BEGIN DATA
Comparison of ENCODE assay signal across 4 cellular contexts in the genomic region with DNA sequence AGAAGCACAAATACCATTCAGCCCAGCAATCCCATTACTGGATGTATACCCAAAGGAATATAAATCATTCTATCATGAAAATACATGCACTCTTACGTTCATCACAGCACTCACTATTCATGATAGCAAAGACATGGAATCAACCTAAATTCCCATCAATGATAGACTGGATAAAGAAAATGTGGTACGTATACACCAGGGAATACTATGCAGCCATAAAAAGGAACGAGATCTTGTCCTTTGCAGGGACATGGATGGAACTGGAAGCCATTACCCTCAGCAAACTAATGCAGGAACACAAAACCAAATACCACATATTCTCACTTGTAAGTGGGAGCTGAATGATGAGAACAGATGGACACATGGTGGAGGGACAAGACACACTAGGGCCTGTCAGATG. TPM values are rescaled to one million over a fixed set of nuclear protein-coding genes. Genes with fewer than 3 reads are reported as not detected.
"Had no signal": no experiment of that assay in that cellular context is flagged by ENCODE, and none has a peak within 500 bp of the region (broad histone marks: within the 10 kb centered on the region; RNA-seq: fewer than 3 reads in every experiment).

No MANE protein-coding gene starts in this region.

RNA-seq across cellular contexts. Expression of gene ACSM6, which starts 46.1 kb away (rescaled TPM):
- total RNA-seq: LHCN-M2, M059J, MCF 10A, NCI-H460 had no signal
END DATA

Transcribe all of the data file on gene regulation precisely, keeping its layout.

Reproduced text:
Comparison of ENCODE assay signal across 4 cellular contexts in the genomic region with DNA sequence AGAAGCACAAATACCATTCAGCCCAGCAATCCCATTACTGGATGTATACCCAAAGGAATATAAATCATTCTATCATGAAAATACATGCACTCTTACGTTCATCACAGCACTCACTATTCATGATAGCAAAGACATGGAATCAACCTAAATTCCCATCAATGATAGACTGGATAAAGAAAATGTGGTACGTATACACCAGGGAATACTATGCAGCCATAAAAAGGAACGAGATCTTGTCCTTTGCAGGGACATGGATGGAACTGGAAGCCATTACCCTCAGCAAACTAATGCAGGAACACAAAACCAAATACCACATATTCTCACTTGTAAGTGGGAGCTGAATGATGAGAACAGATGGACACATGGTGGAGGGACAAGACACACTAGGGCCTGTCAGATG. TPM values are rescaled to one million over a fixed set of nuclear protein-coding genes. Genes with fewer than 3 reads are reported as not detected.
"Had no signal": no experiment of that assay in that cellular context is flagged by ENCODE, and none has a peak within 500 bp of the region (broad histone marks: within the 10 kb centered on the region; RNA-seq: fewer than 3 reads in every experiment).

No MANE protein-coding gene starts in this region.

RNA-seq across cellular contexts. Expression of gene ACSM6, which starts 46.1 kb away (rescaled TPM):
- total RNA-seq: LHCN-M2, M059J, MCF 10A, NCI-H460 had no signal